When I select music for the choir, the words are my first concern. I ask myself “What is the message? Are these relevant for worship? Do these help in our faith journey?” In our hectic, stress filled lives we are looking for guidance, support, comfort, strength and peace. Don’t misunderstand me. There is good and bad in all styles of music. (Even Bach wrote some doozies!) If we are using contemporary music as our main style, we should be looking for the good. We should find the theologically meaningful music and encourage and support its use.
CT – What has been your greatest challenge as a music leader for a major Anchorage church?
KH – Church choirs perform the most with the least practice of any musical group I know. We are always striving for perfection but have the Sunday deadline of two anthems every week. Our volunteer choir ranges from the “I love to sing but can’t read music” group to people with graduate degrees in music. It is a constant challenge to select music to help them grow musically and spiritually and to keep all of them engaged and excited about what we are doing.
There is also the balance of performance and ministry. We strive for perfection (it is after all, our offering to God) but must realize that what we do is an expression of faith and that our goal is to create a worship experience that draws both the choir and the congregation closer to God.
CT – What Biblical theme is your personal favorite as a performance theme?
KH – That’s really a tricky question. I tend to select music based on the liturgical year. I also try to coordinate the theme with the pastor’s sermon topic when I know about it far enough in advance. There is good and bad music of every style and in every theme. Whatever liturgical season where the music is relevant and well done always tends to be my favorite. If I have to pick a “theme,” I’d say it is that God is among us and in us and that we have the assurance that no matter our struggles and concerns, joys and celebrations, God is always present.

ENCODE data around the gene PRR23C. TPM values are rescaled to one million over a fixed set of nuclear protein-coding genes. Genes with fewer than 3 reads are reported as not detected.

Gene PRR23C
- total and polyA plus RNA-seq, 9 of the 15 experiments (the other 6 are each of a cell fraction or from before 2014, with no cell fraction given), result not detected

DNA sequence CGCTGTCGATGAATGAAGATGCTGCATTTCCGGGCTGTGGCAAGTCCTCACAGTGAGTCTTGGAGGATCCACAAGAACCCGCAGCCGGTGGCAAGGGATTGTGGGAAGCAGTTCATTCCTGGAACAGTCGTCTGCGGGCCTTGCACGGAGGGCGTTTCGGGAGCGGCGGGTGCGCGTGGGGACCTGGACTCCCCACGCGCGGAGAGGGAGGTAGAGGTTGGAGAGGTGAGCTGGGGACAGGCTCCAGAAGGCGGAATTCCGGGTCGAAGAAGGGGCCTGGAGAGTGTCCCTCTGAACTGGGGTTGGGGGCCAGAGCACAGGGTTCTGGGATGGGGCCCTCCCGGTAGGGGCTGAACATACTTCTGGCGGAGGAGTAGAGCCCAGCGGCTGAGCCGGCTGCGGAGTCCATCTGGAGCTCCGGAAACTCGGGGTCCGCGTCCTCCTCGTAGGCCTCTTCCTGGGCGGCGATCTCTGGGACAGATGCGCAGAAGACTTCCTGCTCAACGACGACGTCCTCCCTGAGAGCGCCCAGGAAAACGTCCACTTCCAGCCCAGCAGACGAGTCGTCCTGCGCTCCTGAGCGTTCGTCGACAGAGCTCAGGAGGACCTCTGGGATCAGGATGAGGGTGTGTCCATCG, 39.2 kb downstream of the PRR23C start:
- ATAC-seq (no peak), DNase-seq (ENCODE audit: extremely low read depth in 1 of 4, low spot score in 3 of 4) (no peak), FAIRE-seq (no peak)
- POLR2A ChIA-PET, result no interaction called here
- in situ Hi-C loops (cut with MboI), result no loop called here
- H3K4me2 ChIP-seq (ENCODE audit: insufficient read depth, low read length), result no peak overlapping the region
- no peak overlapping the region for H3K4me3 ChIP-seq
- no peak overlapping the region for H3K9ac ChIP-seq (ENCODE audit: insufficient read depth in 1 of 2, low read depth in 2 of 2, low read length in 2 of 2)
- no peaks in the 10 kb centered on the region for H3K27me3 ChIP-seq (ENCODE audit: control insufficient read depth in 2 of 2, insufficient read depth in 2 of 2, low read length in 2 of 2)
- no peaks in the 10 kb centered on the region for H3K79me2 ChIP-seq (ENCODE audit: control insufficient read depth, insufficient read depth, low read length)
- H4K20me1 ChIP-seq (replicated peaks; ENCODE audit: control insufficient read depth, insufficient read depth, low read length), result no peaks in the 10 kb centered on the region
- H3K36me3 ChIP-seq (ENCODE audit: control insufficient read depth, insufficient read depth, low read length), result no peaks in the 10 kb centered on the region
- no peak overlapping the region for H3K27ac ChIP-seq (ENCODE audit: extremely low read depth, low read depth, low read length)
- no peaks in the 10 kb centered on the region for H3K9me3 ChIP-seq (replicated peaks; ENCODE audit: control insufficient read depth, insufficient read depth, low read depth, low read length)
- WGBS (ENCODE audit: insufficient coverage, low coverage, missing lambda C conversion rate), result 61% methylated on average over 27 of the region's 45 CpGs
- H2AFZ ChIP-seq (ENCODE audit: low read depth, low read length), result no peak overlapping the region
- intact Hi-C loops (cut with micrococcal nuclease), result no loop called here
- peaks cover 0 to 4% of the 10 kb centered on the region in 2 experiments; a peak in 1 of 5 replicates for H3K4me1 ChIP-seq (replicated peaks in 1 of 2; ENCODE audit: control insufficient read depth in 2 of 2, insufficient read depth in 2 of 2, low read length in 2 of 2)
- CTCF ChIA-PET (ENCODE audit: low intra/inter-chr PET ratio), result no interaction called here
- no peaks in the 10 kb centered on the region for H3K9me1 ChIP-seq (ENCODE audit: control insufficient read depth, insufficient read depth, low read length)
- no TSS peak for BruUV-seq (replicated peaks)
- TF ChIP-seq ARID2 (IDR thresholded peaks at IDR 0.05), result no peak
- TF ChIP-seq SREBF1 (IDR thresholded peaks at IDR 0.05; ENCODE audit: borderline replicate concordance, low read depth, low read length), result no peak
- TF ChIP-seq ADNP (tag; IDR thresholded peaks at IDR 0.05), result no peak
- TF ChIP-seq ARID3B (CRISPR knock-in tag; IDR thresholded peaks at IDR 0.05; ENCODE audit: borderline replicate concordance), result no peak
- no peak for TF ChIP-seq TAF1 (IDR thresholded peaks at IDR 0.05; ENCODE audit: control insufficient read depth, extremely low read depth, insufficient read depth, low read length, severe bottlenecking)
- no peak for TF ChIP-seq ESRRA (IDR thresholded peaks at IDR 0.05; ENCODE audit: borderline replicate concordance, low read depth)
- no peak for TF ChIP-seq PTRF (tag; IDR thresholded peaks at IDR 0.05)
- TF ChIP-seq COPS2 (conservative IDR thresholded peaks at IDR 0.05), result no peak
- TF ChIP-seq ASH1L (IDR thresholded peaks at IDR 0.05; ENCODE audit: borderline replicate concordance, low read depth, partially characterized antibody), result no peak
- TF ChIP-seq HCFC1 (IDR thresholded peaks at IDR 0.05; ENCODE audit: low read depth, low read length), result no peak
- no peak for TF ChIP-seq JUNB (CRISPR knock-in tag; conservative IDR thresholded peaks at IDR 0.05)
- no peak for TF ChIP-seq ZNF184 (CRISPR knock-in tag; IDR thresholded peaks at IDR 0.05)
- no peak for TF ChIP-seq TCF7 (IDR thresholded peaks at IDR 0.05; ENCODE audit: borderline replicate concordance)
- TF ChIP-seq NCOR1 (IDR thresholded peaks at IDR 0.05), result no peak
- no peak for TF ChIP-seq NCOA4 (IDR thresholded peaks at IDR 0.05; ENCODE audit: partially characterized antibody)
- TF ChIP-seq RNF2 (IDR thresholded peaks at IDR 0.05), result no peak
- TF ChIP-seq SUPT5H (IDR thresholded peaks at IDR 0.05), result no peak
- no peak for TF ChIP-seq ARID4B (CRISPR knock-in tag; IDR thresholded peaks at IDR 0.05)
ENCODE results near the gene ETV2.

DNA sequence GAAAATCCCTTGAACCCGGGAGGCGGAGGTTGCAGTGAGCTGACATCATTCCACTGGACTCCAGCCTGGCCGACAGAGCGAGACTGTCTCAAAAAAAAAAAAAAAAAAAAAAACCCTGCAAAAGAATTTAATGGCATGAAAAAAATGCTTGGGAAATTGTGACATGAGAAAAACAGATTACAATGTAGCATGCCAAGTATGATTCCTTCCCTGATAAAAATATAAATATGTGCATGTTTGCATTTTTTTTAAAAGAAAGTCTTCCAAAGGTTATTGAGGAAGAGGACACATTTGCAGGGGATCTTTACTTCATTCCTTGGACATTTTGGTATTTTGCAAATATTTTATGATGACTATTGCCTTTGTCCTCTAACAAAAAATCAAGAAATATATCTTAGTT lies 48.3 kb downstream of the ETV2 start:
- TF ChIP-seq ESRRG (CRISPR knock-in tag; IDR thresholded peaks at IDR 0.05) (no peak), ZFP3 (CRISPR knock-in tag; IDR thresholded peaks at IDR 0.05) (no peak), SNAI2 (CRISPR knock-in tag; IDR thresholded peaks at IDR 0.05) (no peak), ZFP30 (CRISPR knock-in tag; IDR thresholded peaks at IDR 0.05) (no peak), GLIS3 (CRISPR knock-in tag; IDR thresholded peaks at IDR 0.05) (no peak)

CT – What is your favorite sacred choral piece?
KH – Requiem by Maurice Duruflé reaches to my innermost being and never fails to touch me when I hear it. “Sing My Soul His Wondrous Love” by Ned Rorem and “Set Me As a Seal” by Rene Claussen are two of my favorite anthems.
*During our interview, Karen animatedly shared her story of having the once-in-a-lifetime experience of playing Prélude et fugue sur le nom d’Alain op. 7 (1942) on the organ in a master class for Durufle himself.
CT – What is your favorite sacred organ piece?
KH – The key word here is “sacred.” Of the sacred organ pieces there are two that immediately come to mind. J.S. Bach is the ultimate organ composer for me. His chorale, “Nun Komm, Der Heiden Heiland” (Savior the the Nations, Come) BWV 659 from the “Eighteen Chorales,” is sublime and is filled with beauty and the mystery of the incarnation. It is unfortunately more than five minutes long (also an Advent piece) so I don’t often have the opportunity to play it for services.
I seem to be picking two favorites for everything but there is so much good music out there its hard to pick just one! My other favorite to play and hear is “Dieu Parmi Nous” (God Among Us) from the Nativité du Seigneur (the Birth of the Lord) by Olivier Messiaen. I love the symbolism of the descending pedal tones of the toccata showing the descent of Christ to earth. In this piece, Christ doesn’t come quietly but with a mighty sound and there is no missing his birth! And besides, its just plain fun to play!
CT – I understand St. John is going to a more contemporary music format. Do you agree with this approach?
KH – Only one of the three morning services will be using the contemporary music format. The other two will be traditional services. I understand that people worship in different ways and have different needs (which is why I as the choir director always seek to include many different styles within the traditional music format) and hope that people will find the style that best meets their needs. I go back to what I stated earlier about their being good and bad music in all styles. I trust that the planner of this service constantly seeks the “good” and strives to make the music theologically meaningful for the congregation.[img_assist|nid=162210|title=Karen Horton in Familiar Territory|desc=|link=none|align=left|width=350|height=263]
Thanks to you Karen for sharing some of your story in this interview. You are an inspiration to me and many others.